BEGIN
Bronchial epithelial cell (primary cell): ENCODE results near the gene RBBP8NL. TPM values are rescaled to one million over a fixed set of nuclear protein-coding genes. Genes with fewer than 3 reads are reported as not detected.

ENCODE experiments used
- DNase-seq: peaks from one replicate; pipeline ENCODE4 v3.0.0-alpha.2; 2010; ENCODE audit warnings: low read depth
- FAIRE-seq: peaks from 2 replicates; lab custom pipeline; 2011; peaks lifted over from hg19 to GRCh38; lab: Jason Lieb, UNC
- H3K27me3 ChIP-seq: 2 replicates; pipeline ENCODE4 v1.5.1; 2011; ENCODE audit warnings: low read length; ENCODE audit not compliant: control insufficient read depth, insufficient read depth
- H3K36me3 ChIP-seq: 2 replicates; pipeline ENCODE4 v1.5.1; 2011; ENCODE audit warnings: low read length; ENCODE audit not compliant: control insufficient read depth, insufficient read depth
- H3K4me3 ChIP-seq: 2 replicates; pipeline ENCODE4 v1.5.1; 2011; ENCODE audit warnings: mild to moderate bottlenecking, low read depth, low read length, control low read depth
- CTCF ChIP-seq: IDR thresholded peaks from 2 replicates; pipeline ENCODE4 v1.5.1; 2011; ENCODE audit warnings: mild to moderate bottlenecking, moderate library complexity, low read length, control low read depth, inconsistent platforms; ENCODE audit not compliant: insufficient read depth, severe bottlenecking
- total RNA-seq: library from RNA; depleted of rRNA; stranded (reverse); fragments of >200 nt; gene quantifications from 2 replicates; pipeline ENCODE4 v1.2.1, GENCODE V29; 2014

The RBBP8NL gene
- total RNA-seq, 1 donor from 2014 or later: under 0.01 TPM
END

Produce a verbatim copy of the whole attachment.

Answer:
Bronchial epithelial cell (primary cell): ENCODE results near the gene RBBP8NL. TPM values are rescaled to one million over a fixed set of nuclear protein-coding genes. Genes with fewer than 3 reads are reported as not detected.

ENCODE experiments used
- DNase-seq: peaks from one replicate; pipeline ENCODE4 v3.0.0-alpha.2; 2010; ENCODE audit warnings: low read depth
- FAIRE-seq: peaks from 2 replicates; lab custom pipeline; 2011; peaks lifted over from hg19 to GRCh38; lab: Jason Lieb, UNC
- H3K27me3 ChIP-seq: 2 replicates; pipeline ENCODE4 v1.5.1; 2011; ENCODE audit warnings: low read length; ENCODE audit not compliant: control insufficient read depth, insufficient read depth
- H3K36me3 ChIP-seq: 2 replicates; pipeline ENCODE4 v1.5.1; 2011; ENCODE audit warnings: low read length; ENCODE audit not compliant: control insufficient read depth, insufficient read depth
- H3K4me3 ChIP-seq: 2 replicates; pipeline ENCODE4 v1.5.1; 2011; ENCODE audit warnings: mild to moderate bottlenecking, low read depth, low read length, control low read depth
- CTCF ChIP-seq: IDR thresholded peaks from 2 replicates; pipeline ENCODE4 v1.5.1; 2011; ENCODE audit warnings: mild to moderate bottlenecking, moderate library complexity, low read length, control low read depth, inconsistent platforms; ENCODE audit not compliant: insufficient read depth, severe bottlenecking
- total RNA-seq: library from RNA; depleted of rRNA; stranded (reverse); fragments of >200 nt; gene quantifications from 2 replicates; pipeline ENCODE4 v1.2.1, GENCODE V29; 2014

The RBBP8NL gene
- total RNA-seq, 1 donor from 2014 or later: under 0.01 TPM